Carrying Out the Lasallian Mission
The Lasallian Volunteers program gave Robert Vitelli ’97 the experience he needed to get into community organizing. He now serves as COO of Long Island GLBT Services Network where he's been helping youth for the past 11 years.
While Robert Vitelli ’97 loved his major, mechanical engineering, he knew he wanted to do something else. The former crew team member was feeling drawn to a more people-oriented, community-organizing career path. Vitelli had learned about the Lasallian Volunteer program through social action, and when it was recommended to him, he jumped at the chance.
“It was a great transition opportunity for me in terms of working with young people and doing some community organizing,” he says. “I think why I love the Lasallian Volunteer program is because it became another opportunity to learn about the Lasallian mission of serving the poor through education.”
Vitelli joined the LEO Center (Lasallian Educational Opportunities) as its first LV and helped run the program. The center has two programs, an afternoon session for middle school students, and one at night for high schoolers. He was assigned to managing the computer room and lab and helped the students enhance their computer skills, while also assisting high school students with identifying appropriate college opportunities.
“My year as a Lasallian volunteer at the LEO Center in Oakland was terrific,” he says. “I had a chance to work with incredible young people, to live and work with four Lasallian Christian Brothers who were fantastic. They were incredible supports, incredible mentors, and the experience was amazing.”
I think why I love the Lasallian Volunteer program is because it became another opportunity to learn about the Lasallian mission of serving the poor through education.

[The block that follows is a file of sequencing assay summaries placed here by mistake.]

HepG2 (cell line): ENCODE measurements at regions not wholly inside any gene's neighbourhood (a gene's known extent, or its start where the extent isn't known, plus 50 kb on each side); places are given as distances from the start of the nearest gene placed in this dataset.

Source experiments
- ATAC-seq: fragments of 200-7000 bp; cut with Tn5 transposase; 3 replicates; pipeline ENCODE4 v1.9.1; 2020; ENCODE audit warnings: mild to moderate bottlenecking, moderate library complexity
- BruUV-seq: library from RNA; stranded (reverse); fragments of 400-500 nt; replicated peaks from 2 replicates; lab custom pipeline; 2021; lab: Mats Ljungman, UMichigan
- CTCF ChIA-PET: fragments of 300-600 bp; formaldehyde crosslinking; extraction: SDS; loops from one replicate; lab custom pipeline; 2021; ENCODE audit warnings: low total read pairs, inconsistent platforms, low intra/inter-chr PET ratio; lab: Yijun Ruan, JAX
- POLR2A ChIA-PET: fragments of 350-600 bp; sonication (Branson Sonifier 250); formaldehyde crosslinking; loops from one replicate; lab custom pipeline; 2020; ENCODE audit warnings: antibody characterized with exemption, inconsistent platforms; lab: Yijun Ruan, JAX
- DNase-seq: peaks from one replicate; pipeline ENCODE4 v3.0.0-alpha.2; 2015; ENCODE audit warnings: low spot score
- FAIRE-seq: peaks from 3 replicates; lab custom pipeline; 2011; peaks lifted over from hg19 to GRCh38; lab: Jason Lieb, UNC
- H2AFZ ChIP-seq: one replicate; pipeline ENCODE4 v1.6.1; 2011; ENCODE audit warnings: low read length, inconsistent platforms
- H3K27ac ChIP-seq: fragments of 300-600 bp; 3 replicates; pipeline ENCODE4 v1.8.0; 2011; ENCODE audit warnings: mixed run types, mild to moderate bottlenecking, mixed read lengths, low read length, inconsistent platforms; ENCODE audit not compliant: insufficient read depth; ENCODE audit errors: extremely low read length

After being a LV, Vitelli went to New York University and received his master’s degree in higher education administration. He loved his involvement at the College and decided it would be great to help and support college and university students in a campus setting.
But a unique opportunity arose, one that was pretty close to his dream job. Vitelli found a community educator position at the Long Island GLBT Services Network that seemed tailored to his skills and experiences.
He’s been there now for 11 years. Vitelli has progressed from being a community organizer, to a director of education, then assistant director, its first fundraising officer, and currently the chief operating officer.
He credits his experience as a LV with molding who he is as a professional.
“When I was a Lasallian volunteer, it was about social justice, serving the poor through education. That meant a lot to me and is important to me,” he says. “Now, working at a gay and lesbian community center, really most of our work is about helping young people. To connect it back to being a LV, it is about that need, seeing and knowing people in your community and being able to help them. Not just do something for them so they can get by, but also addressing systemic change.”